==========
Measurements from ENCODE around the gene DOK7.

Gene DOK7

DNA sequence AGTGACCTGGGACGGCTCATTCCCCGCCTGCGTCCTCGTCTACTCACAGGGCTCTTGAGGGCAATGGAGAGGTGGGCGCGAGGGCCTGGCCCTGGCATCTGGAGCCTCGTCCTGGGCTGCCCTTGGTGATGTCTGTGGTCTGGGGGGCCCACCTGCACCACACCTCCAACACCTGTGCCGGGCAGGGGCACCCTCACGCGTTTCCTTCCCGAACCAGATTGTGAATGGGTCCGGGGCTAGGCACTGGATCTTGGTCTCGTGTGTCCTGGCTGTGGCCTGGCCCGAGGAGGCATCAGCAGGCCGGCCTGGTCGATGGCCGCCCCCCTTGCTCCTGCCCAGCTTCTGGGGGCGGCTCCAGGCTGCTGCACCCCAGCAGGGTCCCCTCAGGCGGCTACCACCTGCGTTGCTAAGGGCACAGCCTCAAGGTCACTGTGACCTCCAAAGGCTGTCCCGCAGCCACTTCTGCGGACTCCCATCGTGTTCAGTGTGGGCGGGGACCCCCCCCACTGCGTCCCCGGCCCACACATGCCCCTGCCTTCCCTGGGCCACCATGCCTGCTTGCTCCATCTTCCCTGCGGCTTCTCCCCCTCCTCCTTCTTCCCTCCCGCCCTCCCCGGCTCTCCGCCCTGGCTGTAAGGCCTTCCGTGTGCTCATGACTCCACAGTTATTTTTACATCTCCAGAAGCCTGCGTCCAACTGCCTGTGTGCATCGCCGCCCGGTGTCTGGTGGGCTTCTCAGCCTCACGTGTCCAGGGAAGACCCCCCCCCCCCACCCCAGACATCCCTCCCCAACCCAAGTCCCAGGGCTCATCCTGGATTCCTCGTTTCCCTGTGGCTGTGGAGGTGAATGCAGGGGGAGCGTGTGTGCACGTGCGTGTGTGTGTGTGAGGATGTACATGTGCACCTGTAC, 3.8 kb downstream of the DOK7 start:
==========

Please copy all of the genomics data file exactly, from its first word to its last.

Measurements from ENCODE around the gene DOK7.

Gene DOK7

DNA sequence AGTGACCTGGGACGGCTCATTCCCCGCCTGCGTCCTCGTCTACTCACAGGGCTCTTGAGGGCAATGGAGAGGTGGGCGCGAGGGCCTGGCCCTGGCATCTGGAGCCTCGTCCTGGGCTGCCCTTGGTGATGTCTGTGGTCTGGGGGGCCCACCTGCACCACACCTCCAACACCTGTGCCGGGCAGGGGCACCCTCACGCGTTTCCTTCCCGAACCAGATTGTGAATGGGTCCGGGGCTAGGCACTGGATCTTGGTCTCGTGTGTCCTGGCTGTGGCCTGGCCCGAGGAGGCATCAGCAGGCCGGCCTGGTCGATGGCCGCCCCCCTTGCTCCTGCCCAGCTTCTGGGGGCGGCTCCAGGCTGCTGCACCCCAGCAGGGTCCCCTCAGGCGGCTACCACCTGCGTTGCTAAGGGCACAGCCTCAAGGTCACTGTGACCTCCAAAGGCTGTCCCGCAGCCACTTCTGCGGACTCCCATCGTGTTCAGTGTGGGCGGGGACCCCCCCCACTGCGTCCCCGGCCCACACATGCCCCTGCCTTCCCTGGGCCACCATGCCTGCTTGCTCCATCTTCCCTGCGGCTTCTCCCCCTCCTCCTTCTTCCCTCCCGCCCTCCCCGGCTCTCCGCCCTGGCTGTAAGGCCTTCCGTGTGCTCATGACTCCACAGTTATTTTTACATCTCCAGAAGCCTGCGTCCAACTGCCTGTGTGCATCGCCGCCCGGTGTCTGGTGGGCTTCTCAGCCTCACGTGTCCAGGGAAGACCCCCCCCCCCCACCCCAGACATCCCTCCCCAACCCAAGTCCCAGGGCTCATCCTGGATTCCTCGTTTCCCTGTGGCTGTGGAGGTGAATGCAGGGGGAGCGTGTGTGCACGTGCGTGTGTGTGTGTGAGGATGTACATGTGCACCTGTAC, 3.8 kb downstream of the DOK7 start: